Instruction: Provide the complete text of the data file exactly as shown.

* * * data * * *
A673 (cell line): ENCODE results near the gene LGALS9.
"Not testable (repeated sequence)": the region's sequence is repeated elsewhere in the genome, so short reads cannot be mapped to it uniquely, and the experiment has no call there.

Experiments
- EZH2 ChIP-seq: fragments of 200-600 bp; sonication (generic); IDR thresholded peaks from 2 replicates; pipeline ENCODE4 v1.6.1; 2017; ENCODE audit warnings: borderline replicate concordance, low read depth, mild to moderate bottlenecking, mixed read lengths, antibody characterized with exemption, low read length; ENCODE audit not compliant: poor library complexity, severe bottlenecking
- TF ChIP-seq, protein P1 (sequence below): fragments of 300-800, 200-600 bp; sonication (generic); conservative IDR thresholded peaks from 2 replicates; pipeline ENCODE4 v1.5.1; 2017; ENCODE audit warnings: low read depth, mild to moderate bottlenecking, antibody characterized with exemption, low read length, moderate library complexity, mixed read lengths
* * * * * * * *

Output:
A673 (cell line): ENCODE results near the gene LGALS9.
"Not testable (repeated sequence)": the region's sequence is repeated elsewhere in the genome, so short reads cannot be mapped to it uniquely, and the experiment has no call there.

Experiments
- EZH2 ChIP-seq: fragments of 200-600 bp; sonication (generic); IDR thresholded peaks from 2 replicates; pipeline ENCODE4 v1.6.1; 2017; ENCODE audit warnings: borderline replicate concordance, low read depth, mild to moderate bottlenecking, mixed read lengths, antibody characterized with exemption, low read length; ENCODE audit not compliant: poor library complexity, severe bottlenecking
- TF ChIP-seq, protein P1 (sequence below): fragments of 300-800, 200-600 bp; sonication (generic); conservative IDR thresholded peaks from 2 replicates; pipeline ENCODE4 v1.5.1; 2017; ENCODE audit warnings: low read depth, mild to moderate bottlenecking, antibody characterized with exemption, low read length, moderate library complexity, mixed read lengths